Collects: Jinx v. 1 #1-7, Jinx v. 2 #1-5, various one shots and specials (1996-8)
Released: February 2001 (Image)
Format: 480 pages / black and white / $24.95 / ISBN: 9781582401799
Once there was a time when the millennium was new and shining, when all foreign and domestic policies didn’t begin with “9” and end in “/11,” when Brian Michael Bendis didn’t dictate the direction of all Marvel’s titles. During that time, Bendis wrote and drew Jinx
Jinx is the story of the eponymous female bounty hunter, who runs into a pair of small-time con men named Goldfish (who Bendis also featured in Goldfish) and Columbia. Goldfish and Columbia themselves have stumbled into The Good, the Bad, and the Ugly: while Columbia is savagely beating Goldfish for abandoning their life of crime and for being better than him, a severely injured criminal crashes his car nearby, then gives half the location of a $3 million to each before conveniently dying.
Hey, it happens.
Coumbia is paranoid after Goldfish hooks up with Jinx in a wholly unconvincing romance made up of violence, vocalized pauses, and sex. Their attempts to get the Confederate gold — no, wait, stolen cash — drives the “realistic dialogue” and flashbacks … er, plot.
Bendis’s art is surprisingly good for someone who’s never had much cause to use it with the Big Two. Not that I particularly enjoy looking at it; 50 percent of the art is filled with shadow, and 40 percent is word balloons. This makes it frequently difficult to tell what’s going on. It is interesting artwork, though. Bendis admits to using models, including himself (as Columbia). It’s a valid approach, and for the most part, Bendis avoids making his subjects look stiff or posed. However, when he adds photorealistic elements — what looks like photocopied $20 bills atop his art, for instance — it’s offputting, because it looks like badly photocopied $20 bills atop comic art.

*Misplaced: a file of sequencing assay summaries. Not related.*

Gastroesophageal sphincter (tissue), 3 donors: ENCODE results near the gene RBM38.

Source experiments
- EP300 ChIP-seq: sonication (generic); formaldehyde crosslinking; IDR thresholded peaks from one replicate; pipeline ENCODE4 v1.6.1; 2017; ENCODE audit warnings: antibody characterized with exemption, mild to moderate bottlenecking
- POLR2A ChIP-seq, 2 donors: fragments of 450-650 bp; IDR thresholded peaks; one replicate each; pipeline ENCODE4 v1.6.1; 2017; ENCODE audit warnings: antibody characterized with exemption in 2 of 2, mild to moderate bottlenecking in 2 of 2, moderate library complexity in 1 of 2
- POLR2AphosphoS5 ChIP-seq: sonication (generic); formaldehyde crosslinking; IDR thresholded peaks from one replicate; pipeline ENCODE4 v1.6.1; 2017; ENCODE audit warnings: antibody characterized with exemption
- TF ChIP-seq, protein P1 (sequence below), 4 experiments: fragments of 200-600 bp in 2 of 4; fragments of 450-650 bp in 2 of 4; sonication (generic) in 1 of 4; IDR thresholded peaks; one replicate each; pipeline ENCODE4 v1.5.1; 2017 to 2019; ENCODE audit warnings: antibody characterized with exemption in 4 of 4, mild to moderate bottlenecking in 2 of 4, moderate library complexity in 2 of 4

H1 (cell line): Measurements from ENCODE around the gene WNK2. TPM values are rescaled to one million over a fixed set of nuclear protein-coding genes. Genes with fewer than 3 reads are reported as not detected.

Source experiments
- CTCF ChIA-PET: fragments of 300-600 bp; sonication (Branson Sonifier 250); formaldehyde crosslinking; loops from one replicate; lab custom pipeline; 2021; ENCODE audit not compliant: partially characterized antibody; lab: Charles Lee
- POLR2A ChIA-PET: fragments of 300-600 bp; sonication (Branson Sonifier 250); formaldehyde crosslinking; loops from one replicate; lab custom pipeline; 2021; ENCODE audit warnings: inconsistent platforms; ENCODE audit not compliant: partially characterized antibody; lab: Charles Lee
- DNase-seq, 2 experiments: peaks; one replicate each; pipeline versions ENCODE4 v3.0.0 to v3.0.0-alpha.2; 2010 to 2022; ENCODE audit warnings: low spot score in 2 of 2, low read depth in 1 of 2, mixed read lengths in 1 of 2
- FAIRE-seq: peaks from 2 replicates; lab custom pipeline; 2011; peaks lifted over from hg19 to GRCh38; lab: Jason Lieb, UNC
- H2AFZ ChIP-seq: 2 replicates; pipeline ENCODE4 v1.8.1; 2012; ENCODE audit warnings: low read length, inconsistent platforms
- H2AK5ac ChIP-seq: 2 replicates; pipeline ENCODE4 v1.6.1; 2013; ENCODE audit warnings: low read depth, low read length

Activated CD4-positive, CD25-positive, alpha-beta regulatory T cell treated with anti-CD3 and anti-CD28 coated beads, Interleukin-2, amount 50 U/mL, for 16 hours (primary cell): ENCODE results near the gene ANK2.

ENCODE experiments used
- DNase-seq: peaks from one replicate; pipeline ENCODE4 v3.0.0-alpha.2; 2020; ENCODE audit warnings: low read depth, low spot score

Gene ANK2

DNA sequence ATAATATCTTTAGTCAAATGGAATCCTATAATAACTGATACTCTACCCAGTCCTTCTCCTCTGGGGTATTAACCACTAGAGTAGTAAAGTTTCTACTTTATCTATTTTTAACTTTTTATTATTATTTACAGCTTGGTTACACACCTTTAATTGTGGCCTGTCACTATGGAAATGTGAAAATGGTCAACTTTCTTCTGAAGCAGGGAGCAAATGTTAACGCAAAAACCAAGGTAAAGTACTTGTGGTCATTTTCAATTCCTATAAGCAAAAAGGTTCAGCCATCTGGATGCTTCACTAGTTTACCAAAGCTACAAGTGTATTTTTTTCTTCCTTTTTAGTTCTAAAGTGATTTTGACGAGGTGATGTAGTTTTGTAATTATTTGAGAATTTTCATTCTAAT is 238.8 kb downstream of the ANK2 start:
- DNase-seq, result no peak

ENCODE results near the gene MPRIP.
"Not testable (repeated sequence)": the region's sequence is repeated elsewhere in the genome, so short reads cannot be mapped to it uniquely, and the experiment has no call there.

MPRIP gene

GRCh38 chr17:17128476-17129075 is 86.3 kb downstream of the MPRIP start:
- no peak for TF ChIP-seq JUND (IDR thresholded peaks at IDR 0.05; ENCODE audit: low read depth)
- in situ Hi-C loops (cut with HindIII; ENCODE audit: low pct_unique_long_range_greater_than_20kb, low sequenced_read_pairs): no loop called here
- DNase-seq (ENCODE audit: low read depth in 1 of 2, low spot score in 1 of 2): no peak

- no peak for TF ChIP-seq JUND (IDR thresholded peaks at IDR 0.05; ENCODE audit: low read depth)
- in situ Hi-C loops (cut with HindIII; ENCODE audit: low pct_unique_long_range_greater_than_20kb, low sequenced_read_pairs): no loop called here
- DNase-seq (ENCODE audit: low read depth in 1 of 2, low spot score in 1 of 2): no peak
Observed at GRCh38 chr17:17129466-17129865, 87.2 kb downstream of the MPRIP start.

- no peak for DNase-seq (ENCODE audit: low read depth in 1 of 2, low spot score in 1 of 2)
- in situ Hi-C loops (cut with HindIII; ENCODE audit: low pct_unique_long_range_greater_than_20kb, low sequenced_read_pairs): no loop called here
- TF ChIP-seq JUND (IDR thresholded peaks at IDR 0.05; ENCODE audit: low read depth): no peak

Readers’ enjoyment of Jinx is largely going to depend on their evaluation of Bendis’s dialogue. If you find starts and stops, vocalized pauses, and occasional explosive profanities realistic and engrossing, you’ll love Jinx. It is Bendis’s trademark, and it sounds like no one else. This is earlier Bendis, without much restraint or refinement, though; if you don’t really appreciate Bendis’s style, you’ll likely find the dialogue tedious and the story padded. Myself, I don’t think it would have been so bad if Bendis had hired a copy editor; missing and misplaced punctuation and misspellings changed the tedious to aggravating.
Despite the killer hook — female bounty hunter — the story fails to grab. Jinx is too abrasive to be compelling. The romance doesn’t sizzle; rather, it lies there and slowly rises to room temperature. The plot, as I said, is derivative. And f*&k Bendis for taking Lauren Bacall’s name in vain.
As a side note, David Mack’s introduction is one of the worst pieces of text I’ve ever read.
Rating: (1 of 5)